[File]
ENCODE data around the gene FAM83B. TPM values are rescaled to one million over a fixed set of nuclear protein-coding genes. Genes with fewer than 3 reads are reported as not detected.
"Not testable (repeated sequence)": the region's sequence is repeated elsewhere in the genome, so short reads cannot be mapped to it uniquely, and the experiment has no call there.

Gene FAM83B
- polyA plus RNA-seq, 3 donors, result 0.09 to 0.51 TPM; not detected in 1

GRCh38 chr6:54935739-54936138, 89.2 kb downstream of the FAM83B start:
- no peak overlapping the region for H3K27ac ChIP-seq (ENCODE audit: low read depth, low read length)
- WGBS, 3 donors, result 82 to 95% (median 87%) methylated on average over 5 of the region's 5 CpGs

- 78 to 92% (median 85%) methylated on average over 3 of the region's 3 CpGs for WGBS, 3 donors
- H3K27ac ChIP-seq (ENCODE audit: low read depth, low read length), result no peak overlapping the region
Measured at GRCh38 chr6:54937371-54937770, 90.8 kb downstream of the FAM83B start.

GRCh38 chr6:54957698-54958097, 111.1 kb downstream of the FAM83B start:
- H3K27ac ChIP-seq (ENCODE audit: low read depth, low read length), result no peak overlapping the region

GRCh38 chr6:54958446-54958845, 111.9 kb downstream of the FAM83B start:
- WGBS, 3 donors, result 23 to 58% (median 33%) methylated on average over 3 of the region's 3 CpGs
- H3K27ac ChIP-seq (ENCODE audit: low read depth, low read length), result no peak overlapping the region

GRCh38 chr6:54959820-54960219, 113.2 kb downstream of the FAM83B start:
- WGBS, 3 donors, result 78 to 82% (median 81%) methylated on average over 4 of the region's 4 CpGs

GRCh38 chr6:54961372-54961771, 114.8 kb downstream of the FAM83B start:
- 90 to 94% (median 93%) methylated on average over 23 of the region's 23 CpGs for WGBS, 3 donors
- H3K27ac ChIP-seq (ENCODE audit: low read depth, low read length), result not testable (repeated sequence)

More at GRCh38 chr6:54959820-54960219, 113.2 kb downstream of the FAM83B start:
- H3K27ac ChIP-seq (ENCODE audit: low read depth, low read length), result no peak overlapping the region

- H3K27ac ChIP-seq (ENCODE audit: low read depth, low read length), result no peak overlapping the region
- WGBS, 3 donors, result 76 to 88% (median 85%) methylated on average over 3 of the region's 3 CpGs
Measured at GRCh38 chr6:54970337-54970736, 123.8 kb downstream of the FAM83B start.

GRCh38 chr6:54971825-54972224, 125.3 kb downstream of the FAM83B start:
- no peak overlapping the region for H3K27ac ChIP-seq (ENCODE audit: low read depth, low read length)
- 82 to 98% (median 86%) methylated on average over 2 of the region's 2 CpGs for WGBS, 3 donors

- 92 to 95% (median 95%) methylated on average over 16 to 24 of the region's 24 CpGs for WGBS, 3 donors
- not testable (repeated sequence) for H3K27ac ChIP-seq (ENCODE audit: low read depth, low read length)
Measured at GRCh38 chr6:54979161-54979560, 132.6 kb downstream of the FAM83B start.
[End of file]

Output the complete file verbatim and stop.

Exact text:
ENCODE data around the gene FAM83B. TPM values are rescaled to one million over a fixed set of nuclear protein-coding genes. Genes with fewer than 3 reads are reported as not detected.
"Not testable (repeated sequence)": the region's sequence is repeated elsewhere in the genome, so short reads cannot be mapped to it uniquely, and the experiment has no call there.

Gene FAM83B
- polyA plus RNA-seq, 3 donors, result 0.09 to 0.51 TPM; not detected in 1

GRCh38 chr6:54935739-54936138, 89.2 kb downstream of the FAM83B start:
- no peak overlapping the region for H3K27ac ChIP-seq (ENCODE audit: low read depth, low read length)
- WGBS, 3 donors, result 82 to 95% (median 87%) methylated on average over 5 of the region's 5 CpGs

- 78 to 92% (median 85%) methylated on average over 3 of the region's 3 CpGs for WGBS, 3 donors
- H3K27ac ChIP-seq (ENCODE audit: low read depth, low read length), result no peak overlapping the region
Measured at GRCh38 chr6:54937371-54937770, 90.8 kb downstream of the FAM83B start.

GRCh38 chr6:54957698-54958097, 111.1 kb downstream of the FAM83B start:
- H3K27ac ChIP-seq (ENCODE audit: low read depth, low read length), result no peak overlapping the region

GRCh38 chr6:54958446-54958845, 111.9 kb downstream of the FAM83B start:
- WGBS, 3 donors, result 23 to 58% (median 33%) methylated on average over 3 of the region's 3 CpGs
- H3K27ac ChIP-seq (ENCODE audit: low read depth, low read length), result no peak overlapping the region

GRCh38 chr6:54959820-54960219, 113.2 kb downstream of the FAM83B start:
- WGBS, 3 donors, result 78 to 82% (median 81%) methylated on average over 4 of the region's 4 CpGs

GRCh38 chr6:54961372-54961771, 114.8 kb downstream of the FAM83B start:
- 90 to 94% (median 93%) methylated on average over 23 of the region's 23 CpGs for WGBS, 3 donors
- H3K27ac ChIP-seq (ENCODE audit: low read depth, low read length), result not testable (repeated sequence)

More at GRCh38 chr6:54959820-54960219, 113.2 kb downstream of the FAM83B start:
- H3K27ac ChIP-seq (ENCODE audit: low read depth, low read length), result no peak overlapping the region

- H3K27ac ChIP-seq (ENCODE audit: low read depth, low read length), result no peak overlapping the region
- WGBS, 3 donors, result 76 to 88% (median 85%) methylated on average over 3 of the region's 3 CpGs
Measured at GRCh38 chr6:54970337-54970736, 123.8 kb downstream of the FAM83B start.

GRCh38 chr6:54971825-54972224, 125.3 kb downstream of the FAM83B start:
- no peak overlapping the region for H3K27ac ChIP-seq (ENCODE audit: low read depth, low read length)
- 82 to 98% (median 86%) methylated on average over 2 of the region's 2 CpGs for WGBS, 3 donors

- 92 to 95% (median 95%) methylated on average over 16 to 24 of the region's 24 CpGs for WGBS, 3 donors
- not testable (repeated sequence) for H3K27ac ChIP-seq (ENCODE audit: low read depth, low read length)
Measured at GRCh38 chr6:54979161-54979560, 132.6 kb downstream of the FAM83B start.